symphonyJuxtaposition can be tricky. On the one hand the most disparate of ingredients can often meld melodiously, drawing out elements from the other that were otherwise not imagined. Sometimes though there can be too much going at the expense of the whole, such as within Symphony, a busy musical three-parter that suffers from a lack of stability at its core. Made up of four talented actors who are able to swap instruments and roles at will, it is disappointing then that such energy doesn’t go towards something more stirring.

That isn’t to say that the three parts need to narratively interlink, but there just really is no charm or reason between them. The first and arguably most annoying of the three finds a hyperactive Jamie ‘Jonesy’ James lamenting in feverish irritating screams his need for a GCSE in netball. Clichés knowingly abound here, with most of the humor coming from characters deadpan repeating moments that have just occurred. The second starts encouragingly with a clever song idea of London itself apologising to its citizens for letting it down – getting a bit fatter and greyer, but features an unappealing, slightly creepy, male lead who works off pity laughs rather than actual engagement. Finally the third is probably the most successful, featuring a romance that is likeable and well drawn, with Ella Hickson in particular standing out with charm and grace.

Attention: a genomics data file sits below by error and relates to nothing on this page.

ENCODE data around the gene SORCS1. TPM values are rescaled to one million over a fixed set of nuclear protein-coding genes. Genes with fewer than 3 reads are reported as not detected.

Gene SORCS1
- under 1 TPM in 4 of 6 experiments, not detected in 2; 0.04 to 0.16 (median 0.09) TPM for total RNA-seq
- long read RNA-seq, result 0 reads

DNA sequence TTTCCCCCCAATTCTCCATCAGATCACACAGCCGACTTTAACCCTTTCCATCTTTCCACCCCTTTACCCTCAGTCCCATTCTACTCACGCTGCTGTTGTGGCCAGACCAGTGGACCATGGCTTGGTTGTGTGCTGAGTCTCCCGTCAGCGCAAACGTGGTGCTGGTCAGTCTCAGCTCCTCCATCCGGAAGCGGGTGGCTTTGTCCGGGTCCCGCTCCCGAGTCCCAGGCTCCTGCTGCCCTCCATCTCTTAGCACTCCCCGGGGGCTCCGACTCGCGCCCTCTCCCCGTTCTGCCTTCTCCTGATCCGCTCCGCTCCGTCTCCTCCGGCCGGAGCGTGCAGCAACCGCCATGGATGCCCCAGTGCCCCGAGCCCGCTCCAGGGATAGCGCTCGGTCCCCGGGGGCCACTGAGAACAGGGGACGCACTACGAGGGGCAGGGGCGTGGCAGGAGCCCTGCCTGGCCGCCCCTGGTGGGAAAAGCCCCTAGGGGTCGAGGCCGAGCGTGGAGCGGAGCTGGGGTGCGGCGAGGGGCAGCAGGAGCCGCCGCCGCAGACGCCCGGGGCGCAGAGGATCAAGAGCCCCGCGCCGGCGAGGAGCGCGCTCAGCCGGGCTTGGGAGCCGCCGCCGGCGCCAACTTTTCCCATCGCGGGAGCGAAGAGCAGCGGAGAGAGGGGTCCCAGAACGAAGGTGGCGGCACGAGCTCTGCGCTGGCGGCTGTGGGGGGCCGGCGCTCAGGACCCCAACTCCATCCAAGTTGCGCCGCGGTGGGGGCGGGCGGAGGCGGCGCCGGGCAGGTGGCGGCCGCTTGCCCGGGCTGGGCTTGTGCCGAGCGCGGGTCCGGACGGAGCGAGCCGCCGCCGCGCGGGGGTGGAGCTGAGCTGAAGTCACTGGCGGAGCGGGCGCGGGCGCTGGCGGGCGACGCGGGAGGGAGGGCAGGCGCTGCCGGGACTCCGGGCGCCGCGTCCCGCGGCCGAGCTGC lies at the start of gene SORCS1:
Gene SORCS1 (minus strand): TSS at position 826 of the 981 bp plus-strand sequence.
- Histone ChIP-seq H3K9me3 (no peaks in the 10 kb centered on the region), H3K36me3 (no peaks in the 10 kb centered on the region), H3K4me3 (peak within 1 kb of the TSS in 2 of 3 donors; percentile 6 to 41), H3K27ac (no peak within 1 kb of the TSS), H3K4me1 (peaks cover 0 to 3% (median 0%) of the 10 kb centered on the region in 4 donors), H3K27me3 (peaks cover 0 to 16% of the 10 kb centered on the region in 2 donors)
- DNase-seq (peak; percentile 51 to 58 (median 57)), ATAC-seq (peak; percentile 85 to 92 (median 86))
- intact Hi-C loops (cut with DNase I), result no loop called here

These inconsistencies could be forgiven though if the music just wasn’t so compositionally repetitive. Songs bloom constantly from plot points and emotional light bulbs, but always revert to the same repetitive bass figures garnished with the same splashy chords – regardless of the talented quartet’s ability to swap instruments at will. This perhaps was the greatest failure, more inventive songwriting could have elevated the soggy plot, but the current crop causes it to bloat and meander.

I really wanted to like Symphony and I could tell the cast really wanted me to like it too. They all play with great timing and spirit, but it just didn’t blossom in the way that it probably should.

Symphony by Ella Hickson, Nick Payne and Tom Wells is at the Assembly George Square Gardens (Venue 3) until 25 August. For more information and tickets visit the Edinburgh Fringe website